Well, I don’t think I’ve ever been quite as underwhelmed by a book as I was by Custerology. Most disappointing was Michael A. Elliott’s willingness to paint all Indians as progressives, and to wax eloquent over their ability to balance their national Indian identity with their American patriotism. Traditional Indians, who have far less of an interest in Americanism of any sort, are left almost entirely unrepresented, and, when traditional beliefs are touched on at all, it is only within the space of a few paragraphs. Elliott seems guilty of exactly what the vast majority of white writers about Indian Country have been guilty of for centuries: reading Indians to represent his own worldview. Custer represented the Cheyenne as a light cavalry for the obvious reasons – that was his world; Elliott represents the Crow as the junior faculty of an English department preoccupied with notions of fluid identity for reasons no less obvious.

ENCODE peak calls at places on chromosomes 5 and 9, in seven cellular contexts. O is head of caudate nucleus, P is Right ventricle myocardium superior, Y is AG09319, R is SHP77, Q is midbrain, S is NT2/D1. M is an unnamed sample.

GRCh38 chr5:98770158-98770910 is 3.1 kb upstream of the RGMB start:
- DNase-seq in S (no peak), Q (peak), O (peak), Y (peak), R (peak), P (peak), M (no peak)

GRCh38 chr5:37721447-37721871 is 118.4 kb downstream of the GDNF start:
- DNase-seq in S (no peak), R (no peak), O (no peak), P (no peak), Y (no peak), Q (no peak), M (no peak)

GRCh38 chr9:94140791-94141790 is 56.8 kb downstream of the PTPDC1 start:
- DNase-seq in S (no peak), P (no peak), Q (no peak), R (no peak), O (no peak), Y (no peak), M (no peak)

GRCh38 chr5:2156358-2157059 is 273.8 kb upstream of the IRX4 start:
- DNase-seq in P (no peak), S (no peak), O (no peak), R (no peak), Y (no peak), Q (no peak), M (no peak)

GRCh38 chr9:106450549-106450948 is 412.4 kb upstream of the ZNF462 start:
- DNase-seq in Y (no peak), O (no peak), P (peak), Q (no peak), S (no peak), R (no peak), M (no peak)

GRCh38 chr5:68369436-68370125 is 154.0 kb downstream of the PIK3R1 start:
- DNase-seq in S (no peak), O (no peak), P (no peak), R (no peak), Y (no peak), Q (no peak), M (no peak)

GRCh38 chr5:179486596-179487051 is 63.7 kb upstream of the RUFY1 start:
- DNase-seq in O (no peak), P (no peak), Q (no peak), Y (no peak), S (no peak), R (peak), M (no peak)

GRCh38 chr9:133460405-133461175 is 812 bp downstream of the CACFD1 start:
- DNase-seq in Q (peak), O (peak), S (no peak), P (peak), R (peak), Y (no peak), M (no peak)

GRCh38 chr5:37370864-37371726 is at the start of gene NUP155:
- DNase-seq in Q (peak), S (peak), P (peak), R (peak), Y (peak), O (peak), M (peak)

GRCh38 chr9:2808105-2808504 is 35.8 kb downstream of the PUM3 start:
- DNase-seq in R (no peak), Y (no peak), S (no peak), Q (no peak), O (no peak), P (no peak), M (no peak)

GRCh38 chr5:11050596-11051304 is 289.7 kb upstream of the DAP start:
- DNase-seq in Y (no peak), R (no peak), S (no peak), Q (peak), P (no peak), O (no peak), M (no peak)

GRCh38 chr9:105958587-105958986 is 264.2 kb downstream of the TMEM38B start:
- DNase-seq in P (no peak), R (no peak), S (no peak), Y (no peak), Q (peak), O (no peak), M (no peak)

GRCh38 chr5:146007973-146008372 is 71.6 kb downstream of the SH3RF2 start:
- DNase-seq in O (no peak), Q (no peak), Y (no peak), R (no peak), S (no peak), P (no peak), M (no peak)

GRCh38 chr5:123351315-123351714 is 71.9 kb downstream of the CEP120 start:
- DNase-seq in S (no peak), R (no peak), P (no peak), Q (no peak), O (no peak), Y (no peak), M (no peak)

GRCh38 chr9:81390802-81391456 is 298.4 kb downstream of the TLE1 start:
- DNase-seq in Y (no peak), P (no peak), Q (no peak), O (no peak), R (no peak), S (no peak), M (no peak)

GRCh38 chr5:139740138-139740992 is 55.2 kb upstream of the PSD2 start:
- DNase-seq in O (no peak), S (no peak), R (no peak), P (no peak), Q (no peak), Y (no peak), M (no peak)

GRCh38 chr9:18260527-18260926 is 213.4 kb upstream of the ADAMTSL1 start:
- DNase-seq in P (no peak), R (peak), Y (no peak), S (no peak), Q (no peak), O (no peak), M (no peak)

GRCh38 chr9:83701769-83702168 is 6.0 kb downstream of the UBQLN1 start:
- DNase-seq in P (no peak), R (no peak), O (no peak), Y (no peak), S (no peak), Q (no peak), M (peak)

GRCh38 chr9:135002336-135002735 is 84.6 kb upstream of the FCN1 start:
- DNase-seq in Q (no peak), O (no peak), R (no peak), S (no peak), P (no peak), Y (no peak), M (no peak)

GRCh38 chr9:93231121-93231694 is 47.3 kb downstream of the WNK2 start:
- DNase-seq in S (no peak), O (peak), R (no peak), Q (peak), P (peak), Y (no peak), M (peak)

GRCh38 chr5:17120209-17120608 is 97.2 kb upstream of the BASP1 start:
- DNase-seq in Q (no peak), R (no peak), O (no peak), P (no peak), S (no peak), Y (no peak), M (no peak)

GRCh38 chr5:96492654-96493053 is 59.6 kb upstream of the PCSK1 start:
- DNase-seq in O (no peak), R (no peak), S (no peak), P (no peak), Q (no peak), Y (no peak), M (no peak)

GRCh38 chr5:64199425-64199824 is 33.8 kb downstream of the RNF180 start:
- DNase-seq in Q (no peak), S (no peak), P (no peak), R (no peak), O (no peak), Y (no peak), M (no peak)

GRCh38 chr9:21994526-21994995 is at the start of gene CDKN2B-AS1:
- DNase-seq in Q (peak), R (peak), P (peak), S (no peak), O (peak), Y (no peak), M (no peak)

Which is too bad. Because Elliott does much right. He keeps the reader’s nose in the very real land struggles and treaty rights of the descendants of those who fought Custer. His portraits of Little Bighorn re-enactors are complex and interesting (although one would have liked him to point out that the Custer folks are getting their rocks off re-enacting an attempt at wholesale extermination). He is also quite comfortable describing the US expansion of the nineteenth century as colonialism (although he makes sure never to bring up the nasty corollary term, genocide, going through some ridiculous syntactic contortions to avoid its application).
In other words, it’s a decent book. But it ain’t the great book I was expecting. Maybe it’s just me, but it came off as a thin, fairly interesting read about national parks and ill-advised historical reenactments, with not a whole lot to offer about either the Indian wars, or, for that matter, Custer.